What is a Tort?

Tarts are a breakfast food, a tort is not. What exactly does this word mean then? Actually, tort is simply another name for a lawsuit, or civil litigation.

Basic Definition

In such a legal event, one party feels that they have suffered damages or seeks to stop foreseeable damages from happening before they can occur. This is the plaintiff. The defense is the party alleged to have caused or otherwise be responsible for the damages in question.

A court date is given once the plaintiff has filed their complaint with the court. Both parties are then given notice and time to prepare for the court hearing. At hearing, arguments are made by both sides and an eventual decision is made as to presumed guilt or innocence as well as damages then owed.

Some Common Lawsuits

To better understand the matter as a whole, one could look to few examples of common cases taken before court. These cases are hypothetical but provide a good insight as to what kinds of issues reach the court and how they may be handled.

Dog-Bite Neighbors

One day, a teenager is bitten by his neighbor’s dog somewhere in front of the two homes. A lawsuit is subsequently filed on the premise that the dog was uncontrolled, bore a danger, and caused damage. When court day comes, the defense brings with them a key witness to the incident.

This witness is another, nearby resident that lives across the street from both homes. The witness lays a strong case for the defense in stating that he had seen the teenager actually enter the dog’s yard and approach the dog in a manner of antagonization and provocation. In the end, the case is thrown out based on a culpable defense and the plaintiff’s own fault in the matter.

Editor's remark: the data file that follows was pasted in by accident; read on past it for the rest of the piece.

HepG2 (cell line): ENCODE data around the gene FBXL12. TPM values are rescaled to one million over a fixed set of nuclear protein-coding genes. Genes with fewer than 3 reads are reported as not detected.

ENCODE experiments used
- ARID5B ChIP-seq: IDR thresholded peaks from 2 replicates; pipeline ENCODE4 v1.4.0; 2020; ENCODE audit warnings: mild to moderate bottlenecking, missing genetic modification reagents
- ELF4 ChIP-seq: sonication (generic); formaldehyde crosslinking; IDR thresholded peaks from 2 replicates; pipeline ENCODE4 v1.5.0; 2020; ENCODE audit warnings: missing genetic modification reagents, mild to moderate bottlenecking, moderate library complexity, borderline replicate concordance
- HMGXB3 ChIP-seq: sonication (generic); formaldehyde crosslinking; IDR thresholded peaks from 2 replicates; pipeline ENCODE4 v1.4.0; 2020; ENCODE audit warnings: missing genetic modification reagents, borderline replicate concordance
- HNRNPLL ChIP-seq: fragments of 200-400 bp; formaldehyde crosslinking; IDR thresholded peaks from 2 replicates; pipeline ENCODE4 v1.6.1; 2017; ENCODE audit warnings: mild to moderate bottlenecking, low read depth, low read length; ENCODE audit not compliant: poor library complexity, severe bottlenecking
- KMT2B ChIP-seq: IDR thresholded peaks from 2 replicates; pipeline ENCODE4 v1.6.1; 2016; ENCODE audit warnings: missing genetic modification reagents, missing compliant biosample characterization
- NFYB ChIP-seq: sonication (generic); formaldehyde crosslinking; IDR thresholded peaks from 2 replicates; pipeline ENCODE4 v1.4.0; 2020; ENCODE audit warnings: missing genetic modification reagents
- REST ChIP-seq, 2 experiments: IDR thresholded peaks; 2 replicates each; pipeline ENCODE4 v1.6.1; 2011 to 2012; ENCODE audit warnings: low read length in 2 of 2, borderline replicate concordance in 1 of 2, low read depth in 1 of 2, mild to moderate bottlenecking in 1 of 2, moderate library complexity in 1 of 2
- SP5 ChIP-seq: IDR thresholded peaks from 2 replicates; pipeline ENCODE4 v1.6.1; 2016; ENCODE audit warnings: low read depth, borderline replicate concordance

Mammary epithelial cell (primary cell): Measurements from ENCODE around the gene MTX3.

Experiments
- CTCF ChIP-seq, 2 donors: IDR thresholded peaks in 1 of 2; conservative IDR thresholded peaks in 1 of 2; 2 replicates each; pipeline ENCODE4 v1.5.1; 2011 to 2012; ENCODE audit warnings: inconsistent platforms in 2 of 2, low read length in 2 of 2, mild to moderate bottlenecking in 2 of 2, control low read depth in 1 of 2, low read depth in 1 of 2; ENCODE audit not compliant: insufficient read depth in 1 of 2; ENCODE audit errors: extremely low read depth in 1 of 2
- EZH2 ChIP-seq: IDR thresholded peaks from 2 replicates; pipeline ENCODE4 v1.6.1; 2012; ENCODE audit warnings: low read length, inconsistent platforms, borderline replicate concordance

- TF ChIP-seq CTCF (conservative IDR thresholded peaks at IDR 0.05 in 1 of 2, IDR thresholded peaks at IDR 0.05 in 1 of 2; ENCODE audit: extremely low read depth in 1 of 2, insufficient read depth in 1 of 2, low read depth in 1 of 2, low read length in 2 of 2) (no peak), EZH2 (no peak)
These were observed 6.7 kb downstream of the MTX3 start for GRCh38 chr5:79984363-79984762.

The Wet Floor

In another case, we see a customer entering a grocery store immediately after the floors were mopped. The person slips and falls violently on the wet floor. The result is a broken collar bone, dislocated shoulder, and other, various injuries.

Recommended: 50 Most Affordable Online Paralegal Degree Programs

A court hearing eventually results and both parties make their cases. While the defense claims the plaintiff was walking while distracted, the plaintiff’s case revolves around the fact that no warning signage had been placed so as to warn visitors of the hazard just inside the store’s doors. The plaintiff here wins based on the totality of all evidence seen by the court.

Permanence and Appeal

In many cases, those unhappy with a verdict will simply accept the outcome and abide by the court’s orders. In other cases, the losing party is not satisfied with this legal conclusion and an appeal is filed. The appeal is essentially a request for a rehearing of the matter before a higher court. Appeals and the search for the preferred legal conclusion can continue until the hearing has reached the US Supreme Court. Their ruling is final however. See http://www.uscourts.gov/about-federal-courts/types-cases/appeals for more detailed information on the appeals process.

All of the aforementioned mechanics are those of civil law, or the law that governs civil suits. Torts, or lawsuits are the civil disagreements that are settled by this type of court. For more information on tort court, civil litigation, and all other matters of judicial process, the United States Courts website at http://www.uscourts.gov/ provides a wealth of up-to-date and reliable knowledge.